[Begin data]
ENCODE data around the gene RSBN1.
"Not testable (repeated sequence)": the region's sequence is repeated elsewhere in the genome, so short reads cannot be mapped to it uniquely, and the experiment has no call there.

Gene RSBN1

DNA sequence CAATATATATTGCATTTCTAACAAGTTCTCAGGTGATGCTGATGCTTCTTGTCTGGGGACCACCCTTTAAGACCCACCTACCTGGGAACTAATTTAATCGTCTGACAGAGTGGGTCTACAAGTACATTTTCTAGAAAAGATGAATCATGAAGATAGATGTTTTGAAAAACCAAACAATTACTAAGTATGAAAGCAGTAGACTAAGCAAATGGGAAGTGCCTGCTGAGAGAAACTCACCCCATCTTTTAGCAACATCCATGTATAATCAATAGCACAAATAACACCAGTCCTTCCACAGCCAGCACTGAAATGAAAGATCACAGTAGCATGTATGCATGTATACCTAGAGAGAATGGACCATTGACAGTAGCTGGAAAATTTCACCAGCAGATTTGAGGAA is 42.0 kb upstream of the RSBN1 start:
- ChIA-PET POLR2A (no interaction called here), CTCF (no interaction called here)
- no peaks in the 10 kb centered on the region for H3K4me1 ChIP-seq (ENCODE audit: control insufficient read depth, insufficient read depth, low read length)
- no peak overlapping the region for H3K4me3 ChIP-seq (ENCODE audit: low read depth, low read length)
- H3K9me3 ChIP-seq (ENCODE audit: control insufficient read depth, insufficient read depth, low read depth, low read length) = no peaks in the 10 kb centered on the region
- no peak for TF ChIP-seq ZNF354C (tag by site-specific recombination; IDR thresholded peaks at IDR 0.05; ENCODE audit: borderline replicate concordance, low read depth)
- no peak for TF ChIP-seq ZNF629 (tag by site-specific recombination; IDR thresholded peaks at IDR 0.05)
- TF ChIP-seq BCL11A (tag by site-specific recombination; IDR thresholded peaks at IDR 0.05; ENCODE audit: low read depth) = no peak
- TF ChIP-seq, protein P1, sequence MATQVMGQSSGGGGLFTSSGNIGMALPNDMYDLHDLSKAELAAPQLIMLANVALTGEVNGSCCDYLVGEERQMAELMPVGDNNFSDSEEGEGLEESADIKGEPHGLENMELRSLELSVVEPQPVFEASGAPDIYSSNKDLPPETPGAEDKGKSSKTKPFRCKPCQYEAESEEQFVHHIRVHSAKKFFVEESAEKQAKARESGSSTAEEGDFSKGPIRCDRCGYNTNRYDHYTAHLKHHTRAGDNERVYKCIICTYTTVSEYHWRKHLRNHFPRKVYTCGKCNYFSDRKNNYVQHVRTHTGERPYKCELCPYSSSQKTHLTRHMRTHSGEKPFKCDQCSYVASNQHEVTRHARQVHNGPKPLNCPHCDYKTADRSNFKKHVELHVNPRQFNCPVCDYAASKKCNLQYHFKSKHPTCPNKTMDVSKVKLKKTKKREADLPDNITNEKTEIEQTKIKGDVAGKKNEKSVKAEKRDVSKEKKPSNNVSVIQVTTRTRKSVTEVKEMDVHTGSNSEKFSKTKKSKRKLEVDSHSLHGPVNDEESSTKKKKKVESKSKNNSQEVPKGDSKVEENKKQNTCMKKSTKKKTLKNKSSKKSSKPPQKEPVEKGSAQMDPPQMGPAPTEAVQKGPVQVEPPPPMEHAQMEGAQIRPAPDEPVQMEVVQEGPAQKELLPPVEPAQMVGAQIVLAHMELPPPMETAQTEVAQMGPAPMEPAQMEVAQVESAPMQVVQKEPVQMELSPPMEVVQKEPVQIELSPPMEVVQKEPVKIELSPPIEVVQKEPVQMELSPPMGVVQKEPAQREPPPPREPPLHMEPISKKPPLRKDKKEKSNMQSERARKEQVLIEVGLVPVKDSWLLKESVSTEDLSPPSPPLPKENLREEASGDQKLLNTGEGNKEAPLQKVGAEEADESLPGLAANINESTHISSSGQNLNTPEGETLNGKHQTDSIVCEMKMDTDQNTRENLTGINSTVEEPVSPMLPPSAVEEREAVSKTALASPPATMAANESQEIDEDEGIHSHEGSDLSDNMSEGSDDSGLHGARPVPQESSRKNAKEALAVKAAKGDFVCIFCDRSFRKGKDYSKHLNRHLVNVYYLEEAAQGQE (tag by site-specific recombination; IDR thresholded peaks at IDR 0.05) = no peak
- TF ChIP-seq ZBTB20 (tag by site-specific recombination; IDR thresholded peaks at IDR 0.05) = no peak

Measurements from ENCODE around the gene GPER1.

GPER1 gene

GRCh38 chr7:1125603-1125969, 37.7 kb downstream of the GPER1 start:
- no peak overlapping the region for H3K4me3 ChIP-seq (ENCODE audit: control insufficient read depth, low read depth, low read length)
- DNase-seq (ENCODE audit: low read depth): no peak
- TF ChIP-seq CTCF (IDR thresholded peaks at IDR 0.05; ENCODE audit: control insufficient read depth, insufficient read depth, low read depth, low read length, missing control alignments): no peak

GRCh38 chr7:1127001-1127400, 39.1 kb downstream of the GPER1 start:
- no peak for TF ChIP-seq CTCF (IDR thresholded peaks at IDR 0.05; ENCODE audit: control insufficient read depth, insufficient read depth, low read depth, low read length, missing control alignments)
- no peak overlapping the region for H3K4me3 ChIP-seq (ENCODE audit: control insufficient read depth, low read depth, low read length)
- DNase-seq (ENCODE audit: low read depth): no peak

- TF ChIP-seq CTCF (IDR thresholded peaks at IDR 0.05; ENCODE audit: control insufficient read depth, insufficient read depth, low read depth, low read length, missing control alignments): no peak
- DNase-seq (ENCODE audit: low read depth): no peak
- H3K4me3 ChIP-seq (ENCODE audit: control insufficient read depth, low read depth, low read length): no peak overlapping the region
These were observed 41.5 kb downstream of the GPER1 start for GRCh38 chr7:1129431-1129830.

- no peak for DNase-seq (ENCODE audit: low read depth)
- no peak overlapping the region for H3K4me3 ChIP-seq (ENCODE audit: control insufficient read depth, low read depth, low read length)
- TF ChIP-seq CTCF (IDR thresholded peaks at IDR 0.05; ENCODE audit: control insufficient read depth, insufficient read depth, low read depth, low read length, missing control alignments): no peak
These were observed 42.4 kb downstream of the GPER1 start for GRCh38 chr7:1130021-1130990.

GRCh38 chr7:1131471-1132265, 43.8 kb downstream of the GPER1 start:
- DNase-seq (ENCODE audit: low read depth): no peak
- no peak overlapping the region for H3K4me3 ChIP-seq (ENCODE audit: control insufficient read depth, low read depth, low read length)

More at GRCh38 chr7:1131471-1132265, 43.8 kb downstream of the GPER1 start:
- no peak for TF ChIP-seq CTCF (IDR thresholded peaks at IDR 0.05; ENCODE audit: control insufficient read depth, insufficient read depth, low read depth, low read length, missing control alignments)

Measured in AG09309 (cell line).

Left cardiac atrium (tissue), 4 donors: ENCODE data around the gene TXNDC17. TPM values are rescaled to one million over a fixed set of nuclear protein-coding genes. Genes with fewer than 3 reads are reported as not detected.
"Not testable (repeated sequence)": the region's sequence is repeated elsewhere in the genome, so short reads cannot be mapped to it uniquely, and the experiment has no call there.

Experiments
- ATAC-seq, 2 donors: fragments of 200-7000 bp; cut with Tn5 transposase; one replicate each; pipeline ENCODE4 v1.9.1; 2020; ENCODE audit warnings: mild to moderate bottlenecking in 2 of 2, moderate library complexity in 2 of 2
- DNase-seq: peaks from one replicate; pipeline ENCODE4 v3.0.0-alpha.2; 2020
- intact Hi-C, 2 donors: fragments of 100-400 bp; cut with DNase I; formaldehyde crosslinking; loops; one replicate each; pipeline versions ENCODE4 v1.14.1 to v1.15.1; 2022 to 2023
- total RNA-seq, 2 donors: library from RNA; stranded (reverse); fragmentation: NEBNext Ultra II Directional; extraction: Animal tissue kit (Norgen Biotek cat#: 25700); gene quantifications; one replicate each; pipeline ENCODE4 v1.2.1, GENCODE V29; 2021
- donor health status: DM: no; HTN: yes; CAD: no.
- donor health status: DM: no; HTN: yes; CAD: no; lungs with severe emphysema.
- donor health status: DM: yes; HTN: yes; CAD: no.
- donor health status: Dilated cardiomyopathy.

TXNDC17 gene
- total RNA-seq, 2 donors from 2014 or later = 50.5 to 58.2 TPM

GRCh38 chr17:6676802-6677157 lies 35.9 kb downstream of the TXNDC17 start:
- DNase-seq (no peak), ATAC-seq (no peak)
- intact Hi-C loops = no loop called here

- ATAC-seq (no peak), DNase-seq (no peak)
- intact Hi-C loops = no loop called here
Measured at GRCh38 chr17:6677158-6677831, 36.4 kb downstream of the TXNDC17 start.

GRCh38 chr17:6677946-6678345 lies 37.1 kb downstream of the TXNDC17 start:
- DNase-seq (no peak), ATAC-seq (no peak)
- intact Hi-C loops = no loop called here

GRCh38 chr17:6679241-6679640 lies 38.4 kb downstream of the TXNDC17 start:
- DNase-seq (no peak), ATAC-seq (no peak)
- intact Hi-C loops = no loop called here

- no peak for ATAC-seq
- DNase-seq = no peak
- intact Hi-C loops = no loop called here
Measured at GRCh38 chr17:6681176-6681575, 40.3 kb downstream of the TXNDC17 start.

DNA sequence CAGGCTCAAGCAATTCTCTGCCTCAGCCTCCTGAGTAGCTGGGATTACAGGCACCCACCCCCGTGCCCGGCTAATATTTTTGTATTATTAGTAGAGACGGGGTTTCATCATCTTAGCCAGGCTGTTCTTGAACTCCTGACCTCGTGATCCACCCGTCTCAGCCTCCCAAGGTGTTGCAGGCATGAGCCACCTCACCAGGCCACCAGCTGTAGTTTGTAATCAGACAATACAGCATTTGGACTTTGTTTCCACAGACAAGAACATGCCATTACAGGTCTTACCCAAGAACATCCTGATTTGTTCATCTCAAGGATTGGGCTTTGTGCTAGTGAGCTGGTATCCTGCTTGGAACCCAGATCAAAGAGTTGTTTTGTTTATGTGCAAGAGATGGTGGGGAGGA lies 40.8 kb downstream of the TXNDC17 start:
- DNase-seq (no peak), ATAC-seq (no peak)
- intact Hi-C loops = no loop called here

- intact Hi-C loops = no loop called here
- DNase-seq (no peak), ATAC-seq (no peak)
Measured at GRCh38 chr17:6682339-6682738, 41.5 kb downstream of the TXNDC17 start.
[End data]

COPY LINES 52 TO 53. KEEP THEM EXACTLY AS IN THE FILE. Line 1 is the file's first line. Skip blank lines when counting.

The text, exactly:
- DNase-seq (no peak), ATAC-seq (no peak)
- intact Hi-C loops = no loop called here